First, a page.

Typically, bugs in your sugar are bad things, but thanks to the combined efforts the Wyss Institute and Harvard Medical school, they might just be helping out. By combining photosynthesis and genetic engineering, the researchers have found a way to produce sugar without a need for that pesky sugarcane.
To be clear, the bugs we’re talking about are of the microscopic, sun-loving kind – the ones that help out plants and that obsessive compulsives just can’t seem to remove using hand towels. Turns out, they’re also super-useful when engineered to do exactly what you want.
It breaks down like this - the trouble with real live sugarcane is that it actually needs 1) a tropical climate and 2) to be processed and refined in a large, pollution-spewing factory. Although the end result is a pure white substance of undeniable tastiness, the road to get it to your table, packaged and ready for use, is not particularly streamlined.
The Wyss Institute’s mandate is to use Nature’s own design to create solutions that actually go hand in hand with natural processes, instead of trying to bend them into some black and twisted caricature of themselves. So, Jeffery Way of the Wyss Institute put his head together with Pamela Silver of Harvard Medical to try and come up with a way for bacteria to do more than just sit around and take a bad rap because they’re misunderstood and often confused with their bad-boy cousins, viruses.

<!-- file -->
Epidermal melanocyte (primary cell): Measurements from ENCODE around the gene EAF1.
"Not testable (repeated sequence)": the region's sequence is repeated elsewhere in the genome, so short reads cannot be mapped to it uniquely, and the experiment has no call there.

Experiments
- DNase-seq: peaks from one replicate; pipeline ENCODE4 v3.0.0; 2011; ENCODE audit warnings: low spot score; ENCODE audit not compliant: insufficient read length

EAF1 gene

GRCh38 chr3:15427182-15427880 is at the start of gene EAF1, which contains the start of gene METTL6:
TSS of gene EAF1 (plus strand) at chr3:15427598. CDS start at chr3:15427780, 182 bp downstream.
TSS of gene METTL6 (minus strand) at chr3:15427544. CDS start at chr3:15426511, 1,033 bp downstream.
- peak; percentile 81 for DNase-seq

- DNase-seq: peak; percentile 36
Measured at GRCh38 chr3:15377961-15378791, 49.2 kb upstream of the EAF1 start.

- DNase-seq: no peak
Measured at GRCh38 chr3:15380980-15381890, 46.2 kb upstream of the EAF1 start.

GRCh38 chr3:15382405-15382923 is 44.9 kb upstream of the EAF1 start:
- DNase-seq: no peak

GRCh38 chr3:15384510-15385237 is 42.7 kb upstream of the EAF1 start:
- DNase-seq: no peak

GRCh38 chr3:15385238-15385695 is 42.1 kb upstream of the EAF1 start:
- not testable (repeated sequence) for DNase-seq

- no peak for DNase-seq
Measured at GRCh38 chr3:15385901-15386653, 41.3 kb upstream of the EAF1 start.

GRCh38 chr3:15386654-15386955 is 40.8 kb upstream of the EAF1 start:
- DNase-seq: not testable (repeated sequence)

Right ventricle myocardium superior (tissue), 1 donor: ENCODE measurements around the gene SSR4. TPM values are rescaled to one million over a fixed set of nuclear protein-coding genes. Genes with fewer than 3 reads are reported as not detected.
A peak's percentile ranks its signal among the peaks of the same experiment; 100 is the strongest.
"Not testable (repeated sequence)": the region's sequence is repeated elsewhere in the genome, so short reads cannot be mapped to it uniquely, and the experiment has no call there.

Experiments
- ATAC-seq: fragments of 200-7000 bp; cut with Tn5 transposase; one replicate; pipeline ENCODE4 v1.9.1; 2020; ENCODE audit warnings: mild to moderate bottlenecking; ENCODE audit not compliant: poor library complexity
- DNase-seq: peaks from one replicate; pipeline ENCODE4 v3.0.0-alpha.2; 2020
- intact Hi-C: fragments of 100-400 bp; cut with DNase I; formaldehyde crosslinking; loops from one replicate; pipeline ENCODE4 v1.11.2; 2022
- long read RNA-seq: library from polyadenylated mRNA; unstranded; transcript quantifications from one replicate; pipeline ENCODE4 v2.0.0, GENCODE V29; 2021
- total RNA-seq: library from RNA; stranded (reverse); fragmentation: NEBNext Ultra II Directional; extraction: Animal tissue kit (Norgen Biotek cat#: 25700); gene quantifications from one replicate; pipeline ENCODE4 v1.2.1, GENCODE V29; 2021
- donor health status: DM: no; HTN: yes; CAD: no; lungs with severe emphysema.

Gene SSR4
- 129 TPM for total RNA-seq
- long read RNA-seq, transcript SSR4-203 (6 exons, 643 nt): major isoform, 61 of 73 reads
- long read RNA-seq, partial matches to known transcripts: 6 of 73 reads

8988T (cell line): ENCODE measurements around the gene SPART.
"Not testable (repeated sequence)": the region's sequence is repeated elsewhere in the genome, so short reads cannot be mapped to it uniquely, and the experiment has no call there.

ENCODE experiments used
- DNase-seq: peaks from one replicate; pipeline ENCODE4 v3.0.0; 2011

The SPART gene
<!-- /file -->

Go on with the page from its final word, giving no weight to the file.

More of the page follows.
Bacteria: Cool AND Green.
Being not only scientists but since they also work at Harvard, the double-barreled, nature-focused research team was able to come up with a solution. By modifying the way certain photosynthetic bacteria act when exposed to their lover and friend, the sun, they’ve been able to not only create bugs that make sugar, but lactic acid as well.
As it happens, lactic acid isn’t just responsible for making sure you feel like you’ve been punched in the chest they day after you lift a herculean weight on the bench press, but is also a core component in many biodegradable plastics.
The hope is that by using a method of production that doesn’t rely on things like avoiding the destruction of sugarcane crops by hurricanes and largely removes the need for the metric crapton of trucks that currently transport this white wonder substance worldwide, both environmental and capitalist agendas can be served.
Further applications in this field are even now being pursued as the team is working toward ways to create other high-value materials at a low-cost rates, with the eventual hope being to allow any part of the world to produce its own sustainable set of sweet, sweet resources.